What a thing of wonder a mobile phone is. Six ounces of metal, glass and plastic, fashioned into a sleek, shiny, precious object. At once, a gateway to other worlds – and a treacherous weapon in the hands of the unwary, the unwitting, the inept.
The Cleverley family live a gilded life, little realising how precarious their privilege is, just one tweet away from disaster. George, the patriarch, is a stalwart of television interviewing, a ‘national treasure’ (his words), his wife Beverley, a celebrated novelist (although not as celebrated as she would like), and their children, Nelson, Elizabeth, Achilles, various degrees of catastrophe waiting to happen.
Together they will go on a journey of discovery through the Hogarthian jungle of the modern living where past presumptions count for nothing and carefully curated reputations can be destroyed in an instant. Along the way they will learn how volatile, how outraged, how unforgiving the world can be when you step from the proscribed path.
To err is maybe to be human but to really foul things up you only need a phone.
A satirical novel about social media and those trapped in its clutches, John Boyne’s The Echo Chamber follows one self-centred British family who are all well-versed in manipulating others and escaping retribution. The Echo Chamber takes aim at cancel culture from both sides — those ‘cancelled’, and those who cancel.
At the centre of the novel is the revered and respected TV host George Cleverley, who resembles Piers Morgan in his unapologetic, ill-advised commentary on society. His wife, Beverley, is an internationally best-selling author whose works are written by ghost writers but she claims their words are her own. Their three children, Nelson, Achilles and Elizabeth, are flawed in their own right and provide the majority of the entertainment in the novel.
“Although Beverley was sitting in the drawing room of the Cleverleys’ five-floor Belgravia home, trying to maintain a polite interest in the conversation she was holding with a ghost, her mind was far away, soaring 35,000 feet above Europe, on an aeroplane headed for the north-western shore of the Black Sea.”
Written in third person POV and switching between all five members of the family, the humour lands best with Nelson, George’s socially inept son who struggles to talk to women and wears various uniforms to feel comfort and stability. His dialogue with his psychologist is incredibly funny, and his attempts at conversing with women are equally worth a mention.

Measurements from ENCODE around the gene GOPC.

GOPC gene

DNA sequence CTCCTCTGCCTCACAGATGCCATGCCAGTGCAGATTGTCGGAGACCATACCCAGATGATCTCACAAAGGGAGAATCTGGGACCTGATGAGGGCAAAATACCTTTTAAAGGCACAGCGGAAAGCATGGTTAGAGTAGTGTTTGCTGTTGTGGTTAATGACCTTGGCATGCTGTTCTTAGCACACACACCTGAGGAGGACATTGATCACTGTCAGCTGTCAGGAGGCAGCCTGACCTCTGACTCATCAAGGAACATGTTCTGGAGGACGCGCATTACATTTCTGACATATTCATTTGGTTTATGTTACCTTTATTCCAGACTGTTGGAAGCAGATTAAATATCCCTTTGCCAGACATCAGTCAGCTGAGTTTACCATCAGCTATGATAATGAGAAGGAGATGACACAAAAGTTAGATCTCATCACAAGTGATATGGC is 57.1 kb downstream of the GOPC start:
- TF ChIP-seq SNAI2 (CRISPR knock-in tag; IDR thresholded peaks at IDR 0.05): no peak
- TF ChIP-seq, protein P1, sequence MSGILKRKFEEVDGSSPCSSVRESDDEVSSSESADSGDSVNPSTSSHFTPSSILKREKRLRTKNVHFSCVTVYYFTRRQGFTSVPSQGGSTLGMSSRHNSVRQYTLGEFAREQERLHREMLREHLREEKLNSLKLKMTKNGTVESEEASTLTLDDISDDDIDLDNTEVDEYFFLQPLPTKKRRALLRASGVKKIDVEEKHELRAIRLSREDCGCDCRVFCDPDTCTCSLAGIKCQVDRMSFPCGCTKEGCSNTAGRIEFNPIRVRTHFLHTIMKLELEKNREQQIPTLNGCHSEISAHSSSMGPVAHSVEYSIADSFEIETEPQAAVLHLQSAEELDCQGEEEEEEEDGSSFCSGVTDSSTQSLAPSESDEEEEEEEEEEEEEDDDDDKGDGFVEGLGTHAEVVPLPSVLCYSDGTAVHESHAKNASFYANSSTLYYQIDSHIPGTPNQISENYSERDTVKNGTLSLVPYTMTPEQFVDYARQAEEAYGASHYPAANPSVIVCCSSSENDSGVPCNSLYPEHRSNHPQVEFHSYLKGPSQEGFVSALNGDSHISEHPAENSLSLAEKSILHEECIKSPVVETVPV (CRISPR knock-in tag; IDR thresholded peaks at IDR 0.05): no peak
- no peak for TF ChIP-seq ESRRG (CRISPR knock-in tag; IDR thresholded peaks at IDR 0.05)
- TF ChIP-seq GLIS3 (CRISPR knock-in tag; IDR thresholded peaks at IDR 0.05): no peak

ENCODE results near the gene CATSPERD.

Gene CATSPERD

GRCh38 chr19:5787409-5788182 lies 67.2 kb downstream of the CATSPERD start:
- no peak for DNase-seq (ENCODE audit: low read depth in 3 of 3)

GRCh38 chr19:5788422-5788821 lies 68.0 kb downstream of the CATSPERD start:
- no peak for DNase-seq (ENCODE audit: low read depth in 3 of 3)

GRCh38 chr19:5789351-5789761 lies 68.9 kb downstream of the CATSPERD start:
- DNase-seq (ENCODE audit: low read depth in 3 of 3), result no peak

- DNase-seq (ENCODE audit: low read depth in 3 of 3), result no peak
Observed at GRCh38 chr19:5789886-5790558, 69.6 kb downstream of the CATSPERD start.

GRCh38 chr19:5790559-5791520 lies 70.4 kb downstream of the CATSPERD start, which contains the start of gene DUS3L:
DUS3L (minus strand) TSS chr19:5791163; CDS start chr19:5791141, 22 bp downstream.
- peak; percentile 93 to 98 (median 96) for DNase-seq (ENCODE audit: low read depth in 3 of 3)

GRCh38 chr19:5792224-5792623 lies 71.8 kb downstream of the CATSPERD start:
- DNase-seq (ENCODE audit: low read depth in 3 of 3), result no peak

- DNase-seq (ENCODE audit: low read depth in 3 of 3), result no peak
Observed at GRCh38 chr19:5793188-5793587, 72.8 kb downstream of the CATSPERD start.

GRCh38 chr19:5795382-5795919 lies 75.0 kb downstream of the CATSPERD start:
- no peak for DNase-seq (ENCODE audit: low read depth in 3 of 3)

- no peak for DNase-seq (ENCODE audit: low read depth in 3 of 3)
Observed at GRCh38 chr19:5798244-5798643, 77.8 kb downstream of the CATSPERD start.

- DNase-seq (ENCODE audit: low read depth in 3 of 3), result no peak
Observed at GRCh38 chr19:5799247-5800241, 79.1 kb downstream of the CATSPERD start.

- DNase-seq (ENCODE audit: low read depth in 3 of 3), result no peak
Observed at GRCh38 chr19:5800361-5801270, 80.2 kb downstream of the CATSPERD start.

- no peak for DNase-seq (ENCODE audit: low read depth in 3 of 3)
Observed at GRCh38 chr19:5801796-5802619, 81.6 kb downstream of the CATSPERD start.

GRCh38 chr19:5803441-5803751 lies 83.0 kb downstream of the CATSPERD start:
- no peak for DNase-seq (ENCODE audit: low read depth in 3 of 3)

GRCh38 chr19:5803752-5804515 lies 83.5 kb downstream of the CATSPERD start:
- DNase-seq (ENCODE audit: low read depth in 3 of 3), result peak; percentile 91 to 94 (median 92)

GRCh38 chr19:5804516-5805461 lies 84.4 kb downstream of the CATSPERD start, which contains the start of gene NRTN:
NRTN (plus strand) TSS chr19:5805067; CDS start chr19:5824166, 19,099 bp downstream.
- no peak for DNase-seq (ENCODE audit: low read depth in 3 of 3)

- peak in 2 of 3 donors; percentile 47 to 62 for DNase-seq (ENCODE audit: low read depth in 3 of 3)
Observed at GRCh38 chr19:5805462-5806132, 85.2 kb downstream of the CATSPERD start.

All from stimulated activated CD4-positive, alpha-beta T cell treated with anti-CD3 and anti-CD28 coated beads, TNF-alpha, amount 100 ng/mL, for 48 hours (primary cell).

John’s razor-sharp observation on human and societal interaction takes centre stage with this novel. Prose is stripped back, and the majority of the story is told through dialogue. This shows just how easily John captures a character’s voice, because we have five different characters here and all offer their own unique personality. Whilst I felt that George’s dialogue was overly absurd in some conversations with his family, and he didn’t always feel natural when he spoke, I think John captured the rest of the family members with consistency and reliability.
“The first man he met was a married father of two from Battersea, the indent on the fourth finger of his left hand making it clear that he’d removed his wedding ring on the journey to the pub. Achilles went for a drink with him several times before asking whether he could help him out with a ‘loan’ of $1,000 because, he claimed his landlord was threatening to throw him out on the streets.”
Some people might read this book and find some segments too over the top — they might find the Cleverley family too obnoxious, and edging too far into caricature territory. And I suppose I did feel that in some moments as well. But as a whole, this book offers an entertaining exploration into how social media has shaped our society and how much value we place in our devices.
John’s commentary on social media is devastatingly accurate and rife with clarity. The cover is also a triumph. It’s rare that a novel actually has me laughing aloud, and at times this book even had me snort a little. The Echo Chamber was a joy to read, and I can’t recommend it highly enough.
“He counted the items of clothing on his body and it came to a total of five: polyester scrub top and trousers, boxer shorts, socks and a pair of old trainers. Standard hospital wear. And even though he knew that he was probably the least fashionable person in London and the South-East, he appreciated the fact that his outfit made him stand out in the crowd.”
Sharp, observant and utterly enjoyable, The Echo Chamber is recommended for readers of literary fiction and satirical works. Readership skews 25+
Thank you to the publisher for sending me a review copy in exchange for an honest review.
The Echo Chamber
Penguin Random House Publishers